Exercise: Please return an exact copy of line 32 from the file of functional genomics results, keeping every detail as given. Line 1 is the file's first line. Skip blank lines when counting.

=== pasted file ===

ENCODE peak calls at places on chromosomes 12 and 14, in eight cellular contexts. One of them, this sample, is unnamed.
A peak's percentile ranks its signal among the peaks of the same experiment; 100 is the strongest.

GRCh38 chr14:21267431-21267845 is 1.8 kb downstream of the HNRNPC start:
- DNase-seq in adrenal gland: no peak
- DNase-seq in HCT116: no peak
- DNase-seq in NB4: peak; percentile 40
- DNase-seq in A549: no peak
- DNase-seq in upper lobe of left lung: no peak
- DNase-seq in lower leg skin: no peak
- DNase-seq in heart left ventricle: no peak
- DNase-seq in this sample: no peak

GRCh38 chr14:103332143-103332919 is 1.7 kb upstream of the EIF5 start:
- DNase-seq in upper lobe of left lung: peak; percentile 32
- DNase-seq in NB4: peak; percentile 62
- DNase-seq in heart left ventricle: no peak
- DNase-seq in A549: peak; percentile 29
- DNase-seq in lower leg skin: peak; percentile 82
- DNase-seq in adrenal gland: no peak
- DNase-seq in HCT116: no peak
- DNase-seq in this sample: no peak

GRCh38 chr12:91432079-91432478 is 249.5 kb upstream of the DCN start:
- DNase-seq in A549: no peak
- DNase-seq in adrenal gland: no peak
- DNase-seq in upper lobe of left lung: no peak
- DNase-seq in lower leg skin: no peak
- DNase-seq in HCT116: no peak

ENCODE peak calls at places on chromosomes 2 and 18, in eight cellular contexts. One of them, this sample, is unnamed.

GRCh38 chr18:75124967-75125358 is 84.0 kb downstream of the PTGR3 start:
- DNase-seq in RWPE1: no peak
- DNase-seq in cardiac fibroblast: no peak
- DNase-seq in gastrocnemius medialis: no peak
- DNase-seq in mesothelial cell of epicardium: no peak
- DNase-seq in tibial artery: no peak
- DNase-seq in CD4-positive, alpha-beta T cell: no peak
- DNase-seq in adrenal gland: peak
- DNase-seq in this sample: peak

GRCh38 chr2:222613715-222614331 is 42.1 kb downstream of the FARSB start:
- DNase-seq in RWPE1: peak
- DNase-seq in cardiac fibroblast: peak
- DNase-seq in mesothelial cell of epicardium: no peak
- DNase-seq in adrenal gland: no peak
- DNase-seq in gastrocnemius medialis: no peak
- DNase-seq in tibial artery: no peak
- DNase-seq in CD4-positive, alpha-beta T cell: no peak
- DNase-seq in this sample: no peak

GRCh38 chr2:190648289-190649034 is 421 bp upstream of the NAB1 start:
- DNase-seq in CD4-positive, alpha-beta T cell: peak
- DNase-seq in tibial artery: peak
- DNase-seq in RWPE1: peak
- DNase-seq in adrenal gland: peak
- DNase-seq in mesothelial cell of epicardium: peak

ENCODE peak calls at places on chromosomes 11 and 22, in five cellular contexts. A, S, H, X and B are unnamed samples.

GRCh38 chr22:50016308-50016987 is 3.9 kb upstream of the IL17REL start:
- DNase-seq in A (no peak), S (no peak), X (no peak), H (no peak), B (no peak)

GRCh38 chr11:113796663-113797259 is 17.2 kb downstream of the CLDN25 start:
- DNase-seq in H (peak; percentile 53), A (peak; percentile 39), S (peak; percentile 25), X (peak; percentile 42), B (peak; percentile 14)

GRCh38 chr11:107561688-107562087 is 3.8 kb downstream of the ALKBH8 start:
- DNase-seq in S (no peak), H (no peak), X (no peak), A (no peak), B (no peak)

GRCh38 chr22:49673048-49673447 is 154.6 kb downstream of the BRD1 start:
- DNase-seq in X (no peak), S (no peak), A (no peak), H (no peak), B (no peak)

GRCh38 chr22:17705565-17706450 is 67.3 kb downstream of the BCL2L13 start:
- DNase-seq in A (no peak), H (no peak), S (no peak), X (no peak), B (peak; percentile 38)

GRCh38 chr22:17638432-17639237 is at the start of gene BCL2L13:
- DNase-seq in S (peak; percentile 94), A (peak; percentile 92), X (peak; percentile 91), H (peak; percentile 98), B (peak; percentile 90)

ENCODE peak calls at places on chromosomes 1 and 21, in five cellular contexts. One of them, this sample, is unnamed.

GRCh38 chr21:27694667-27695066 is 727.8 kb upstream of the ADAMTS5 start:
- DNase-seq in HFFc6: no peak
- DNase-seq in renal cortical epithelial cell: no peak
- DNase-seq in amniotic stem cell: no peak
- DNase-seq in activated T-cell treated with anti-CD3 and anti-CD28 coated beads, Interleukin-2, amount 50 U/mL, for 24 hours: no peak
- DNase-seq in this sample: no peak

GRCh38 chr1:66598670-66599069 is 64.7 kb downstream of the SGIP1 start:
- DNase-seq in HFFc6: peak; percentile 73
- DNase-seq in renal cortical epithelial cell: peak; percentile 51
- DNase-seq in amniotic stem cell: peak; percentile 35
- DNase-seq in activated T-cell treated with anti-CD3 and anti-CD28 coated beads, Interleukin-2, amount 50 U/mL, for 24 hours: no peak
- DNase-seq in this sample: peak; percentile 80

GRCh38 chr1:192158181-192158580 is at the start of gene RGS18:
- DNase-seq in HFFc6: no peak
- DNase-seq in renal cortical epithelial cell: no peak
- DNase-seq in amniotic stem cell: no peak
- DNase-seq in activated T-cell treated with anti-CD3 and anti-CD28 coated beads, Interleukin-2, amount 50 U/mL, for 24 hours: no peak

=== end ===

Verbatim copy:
- DNase-seq in mesothelial cell of epicardium: no peak